As highly political, early ’90s electro pioneers, you’d have thought their return, after more than a decade, would have been eagerly anticipated. But somehow Atari Teenage Riot have never quite been handed the credit they’re surley due, and their re-emergence has been something of a muted affair, even if the noise they’re continuing to make isn’t.
They’ve never been of their time, and that’s not changed in 2011. When they first formed, they were experimenting with electro when the rest of the world was grunge. In the mid-late 90s they making anti-Nazi techno when everyone else was peddling guitar-led indie, and what the Berliners started back in 1992 they’ve easily picked up again almost 20 years later.
Front man Alec Empire (who went on to have something of a solo career and also dabbled as a DJ and producer) has described Is This Hyperreal? as “a protest album for the Google generation” and his mission statement is clearly set out from the very beginning. Opening track Activate is brutal from the first note; a shower of bullets announces their return, along with an eerie voice-over: “If they were tearing your world apart, would you intervene? Music is the weapon, sounds like a threat…”
It sets the tone; The Only Slight Glimmer Of Hope sees Empire and fellow vocalist Nic Endo chant the doom ridden: “How much blood will it take, How much bullets will it take…We’ve got to move now to real anarchy,” while Shadow Identity is a fierce blend of Bikini Kill inspired blood curdling vocals and Digital Hardcore signings Lolita Storm‘s simple but noisy as hell electro-keys.
If you’ve somehow managed to switch off from the aural hammering until track seven, Rearrange Your Synapses will force you to give in, as it snaps: “Some people ask if we’re still necessary, well very much so, Some people still live in an illusion…when in fact racism still eats the beating hearts of men every day…” before launching into an onslaught of chaotic beats, alarms and rants about the power of the internet (“Some believe the every day mobile device is as powerful as a nuclear hand grenade when it comes to starting a revolution”).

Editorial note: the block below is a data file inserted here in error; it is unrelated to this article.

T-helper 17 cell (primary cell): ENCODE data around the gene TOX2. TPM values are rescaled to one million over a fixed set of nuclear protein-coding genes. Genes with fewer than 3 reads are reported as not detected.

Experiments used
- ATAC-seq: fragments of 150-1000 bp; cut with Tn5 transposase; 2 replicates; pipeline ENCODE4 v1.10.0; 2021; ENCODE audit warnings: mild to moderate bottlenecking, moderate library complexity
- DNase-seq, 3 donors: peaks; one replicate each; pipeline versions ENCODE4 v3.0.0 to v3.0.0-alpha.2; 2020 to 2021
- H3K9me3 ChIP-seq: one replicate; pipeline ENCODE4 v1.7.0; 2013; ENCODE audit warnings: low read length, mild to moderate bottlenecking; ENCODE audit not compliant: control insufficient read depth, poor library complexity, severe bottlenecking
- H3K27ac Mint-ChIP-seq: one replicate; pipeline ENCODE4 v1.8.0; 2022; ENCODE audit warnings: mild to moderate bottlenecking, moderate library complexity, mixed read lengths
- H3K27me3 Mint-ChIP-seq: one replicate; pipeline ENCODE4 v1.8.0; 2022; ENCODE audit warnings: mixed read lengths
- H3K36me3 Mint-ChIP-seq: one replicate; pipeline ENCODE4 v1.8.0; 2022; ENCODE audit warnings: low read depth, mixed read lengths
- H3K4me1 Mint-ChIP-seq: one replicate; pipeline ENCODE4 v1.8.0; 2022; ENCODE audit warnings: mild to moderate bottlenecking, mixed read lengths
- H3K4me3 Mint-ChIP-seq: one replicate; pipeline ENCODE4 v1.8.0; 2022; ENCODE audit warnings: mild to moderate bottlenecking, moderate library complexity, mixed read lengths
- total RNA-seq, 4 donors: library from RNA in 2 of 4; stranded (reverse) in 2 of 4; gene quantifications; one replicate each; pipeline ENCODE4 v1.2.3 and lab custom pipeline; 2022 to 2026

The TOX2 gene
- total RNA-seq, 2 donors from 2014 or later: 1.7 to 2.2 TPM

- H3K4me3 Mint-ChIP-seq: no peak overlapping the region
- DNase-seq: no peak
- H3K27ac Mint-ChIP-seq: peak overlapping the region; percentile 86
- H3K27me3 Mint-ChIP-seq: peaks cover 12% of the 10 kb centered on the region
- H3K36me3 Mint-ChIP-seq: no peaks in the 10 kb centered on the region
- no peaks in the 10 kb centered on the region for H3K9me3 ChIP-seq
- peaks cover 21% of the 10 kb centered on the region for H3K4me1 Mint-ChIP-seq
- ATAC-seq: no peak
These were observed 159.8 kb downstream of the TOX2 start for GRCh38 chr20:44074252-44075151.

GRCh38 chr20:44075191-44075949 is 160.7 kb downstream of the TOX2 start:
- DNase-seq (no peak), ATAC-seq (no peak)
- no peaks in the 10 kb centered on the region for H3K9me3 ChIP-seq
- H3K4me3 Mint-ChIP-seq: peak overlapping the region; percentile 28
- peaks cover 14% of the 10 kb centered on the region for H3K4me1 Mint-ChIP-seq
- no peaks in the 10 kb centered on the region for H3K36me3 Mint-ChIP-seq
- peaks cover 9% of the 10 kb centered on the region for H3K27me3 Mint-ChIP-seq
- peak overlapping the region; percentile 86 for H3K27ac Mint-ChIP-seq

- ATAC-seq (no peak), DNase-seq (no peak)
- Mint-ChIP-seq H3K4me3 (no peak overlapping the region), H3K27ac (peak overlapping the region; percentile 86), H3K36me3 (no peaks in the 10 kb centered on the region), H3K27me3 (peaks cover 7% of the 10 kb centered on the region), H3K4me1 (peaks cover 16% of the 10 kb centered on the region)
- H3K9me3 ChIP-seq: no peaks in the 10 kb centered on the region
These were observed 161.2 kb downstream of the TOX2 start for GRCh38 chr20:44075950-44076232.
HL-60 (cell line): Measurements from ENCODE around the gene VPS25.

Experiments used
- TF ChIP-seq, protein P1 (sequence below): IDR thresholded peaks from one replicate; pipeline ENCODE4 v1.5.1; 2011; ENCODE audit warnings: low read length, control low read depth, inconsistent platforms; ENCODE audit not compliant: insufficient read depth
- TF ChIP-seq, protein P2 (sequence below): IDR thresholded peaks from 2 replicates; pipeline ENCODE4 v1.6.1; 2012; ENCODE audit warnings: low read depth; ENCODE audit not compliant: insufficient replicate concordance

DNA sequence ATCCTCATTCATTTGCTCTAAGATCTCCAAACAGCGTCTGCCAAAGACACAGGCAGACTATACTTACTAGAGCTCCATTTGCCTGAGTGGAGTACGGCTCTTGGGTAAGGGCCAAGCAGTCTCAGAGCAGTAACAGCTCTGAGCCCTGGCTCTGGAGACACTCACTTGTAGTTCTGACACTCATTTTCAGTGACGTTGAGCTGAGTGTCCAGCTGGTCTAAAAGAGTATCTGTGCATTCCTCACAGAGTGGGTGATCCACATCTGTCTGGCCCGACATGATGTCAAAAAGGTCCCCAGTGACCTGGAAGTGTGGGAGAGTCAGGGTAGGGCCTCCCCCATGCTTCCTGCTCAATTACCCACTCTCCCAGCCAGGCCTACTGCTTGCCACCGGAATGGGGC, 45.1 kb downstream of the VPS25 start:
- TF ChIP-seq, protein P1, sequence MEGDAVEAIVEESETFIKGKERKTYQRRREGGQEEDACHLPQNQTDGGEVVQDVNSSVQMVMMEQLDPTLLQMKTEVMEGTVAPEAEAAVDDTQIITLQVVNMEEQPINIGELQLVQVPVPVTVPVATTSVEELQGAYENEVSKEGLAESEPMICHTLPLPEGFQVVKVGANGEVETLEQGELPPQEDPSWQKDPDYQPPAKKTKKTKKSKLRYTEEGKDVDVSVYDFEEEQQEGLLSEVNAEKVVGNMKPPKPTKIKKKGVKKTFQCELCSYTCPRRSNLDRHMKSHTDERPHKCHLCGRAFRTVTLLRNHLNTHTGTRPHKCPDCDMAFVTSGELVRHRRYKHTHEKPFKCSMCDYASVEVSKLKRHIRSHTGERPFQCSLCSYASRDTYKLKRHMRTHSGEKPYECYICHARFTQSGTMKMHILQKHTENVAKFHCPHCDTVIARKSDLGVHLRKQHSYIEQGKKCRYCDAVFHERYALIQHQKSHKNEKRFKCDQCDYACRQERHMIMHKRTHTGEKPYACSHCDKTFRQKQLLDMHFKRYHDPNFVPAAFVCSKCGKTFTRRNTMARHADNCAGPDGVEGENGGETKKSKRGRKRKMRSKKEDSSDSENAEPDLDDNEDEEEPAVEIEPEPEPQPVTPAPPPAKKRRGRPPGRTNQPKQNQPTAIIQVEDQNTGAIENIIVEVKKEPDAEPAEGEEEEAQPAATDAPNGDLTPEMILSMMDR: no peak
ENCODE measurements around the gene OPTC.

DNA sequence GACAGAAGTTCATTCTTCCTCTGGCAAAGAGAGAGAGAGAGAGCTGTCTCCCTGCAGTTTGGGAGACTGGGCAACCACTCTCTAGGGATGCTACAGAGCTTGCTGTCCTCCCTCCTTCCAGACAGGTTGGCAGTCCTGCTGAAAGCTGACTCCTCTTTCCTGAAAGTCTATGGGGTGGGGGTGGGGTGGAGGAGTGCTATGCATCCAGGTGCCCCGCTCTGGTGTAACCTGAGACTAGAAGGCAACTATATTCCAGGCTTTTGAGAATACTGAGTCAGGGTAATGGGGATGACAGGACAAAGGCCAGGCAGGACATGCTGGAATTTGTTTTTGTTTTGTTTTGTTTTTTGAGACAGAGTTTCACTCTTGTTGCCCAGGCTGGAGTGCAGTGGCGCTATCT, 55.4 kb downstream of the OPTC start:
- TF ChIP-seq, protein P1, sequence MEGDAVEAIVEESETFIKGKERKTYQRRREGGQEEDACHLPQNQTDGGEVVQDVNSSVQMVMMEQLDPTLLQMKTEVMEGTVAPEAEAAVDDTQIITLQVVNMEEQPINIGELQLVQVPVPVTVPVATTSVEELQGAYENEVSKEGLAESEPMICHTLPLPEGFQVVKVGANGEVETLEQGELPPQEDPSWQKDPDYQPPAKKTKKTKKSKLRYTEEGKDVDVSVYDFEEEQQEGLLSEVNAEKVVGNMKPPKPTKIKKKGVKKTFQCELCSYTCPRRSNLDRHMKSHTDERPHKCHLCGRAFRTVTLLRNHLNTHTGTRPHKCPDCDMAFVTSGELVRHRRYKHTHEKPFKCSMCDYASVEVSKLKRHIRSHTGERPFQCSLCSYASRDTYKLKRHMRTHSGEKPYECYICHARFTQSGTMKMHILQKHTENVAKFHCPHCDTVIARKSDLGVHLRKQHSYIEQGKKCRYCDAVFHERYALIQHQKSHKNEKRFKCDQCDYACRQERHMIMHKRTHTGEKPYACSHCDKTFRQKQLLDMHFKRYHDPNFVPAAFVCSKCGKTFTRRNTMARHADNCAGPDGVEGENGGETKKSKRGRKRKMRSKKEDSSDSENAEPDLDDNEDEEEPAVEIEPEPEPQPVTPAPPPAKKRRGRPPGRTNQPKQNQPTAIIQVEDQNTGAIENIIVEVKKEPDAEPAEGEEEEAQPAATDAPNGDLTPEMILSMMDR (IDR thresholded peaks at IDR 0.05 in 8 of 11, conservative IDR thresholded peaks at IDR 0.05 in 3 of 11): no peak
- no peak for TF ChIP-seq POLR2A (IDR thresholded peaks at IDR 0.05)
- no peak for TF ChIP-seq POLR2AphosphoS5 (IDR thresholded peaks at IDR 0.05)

The album’s title track is its most unlikely song. A Blade Runner-inspired, post apocalyptic vision that’s more than just dark and chaotic, it’s downright bleak. As robotic vocals warn “The revolution has been activated…The streets smell like burnt rubber and urine, people are will to eat rats to survive” over jutting, unnerving keys, it creates an atmosphere they’ve always threatened but never quite dared strike.
With Collapse Of History, computer game blips give way to the more tuneful sound, heard across Empire’s solo work. In Ladytron-ish spooked, breathy, heavily accented English they warn of another generation moved to action…it’s an apt way to round off the album, and goes someway to restore calm.
Is This Hyperreal? is so shameless in its motives, so upfront and unashamed of what it wants to say, but somehow it’s far from being contrived, and is refreshingly earnest. If you interspersed its tracks with 1995’s Delete Yourself! or its 1997 follow up, The Future Of War, you’d barely notice a difference. While their chaotic, hyper-electro sound has remained largely the same, and at times feels somewhat quaint or retro, there’s an underlying sense of urgency that you can’t ignore. Atari Teenage Riot in 2011 are as raw and self indulgent as they ever were, and while their comeback record won’t seal their place in history, those who loved them the first time around will lap it up.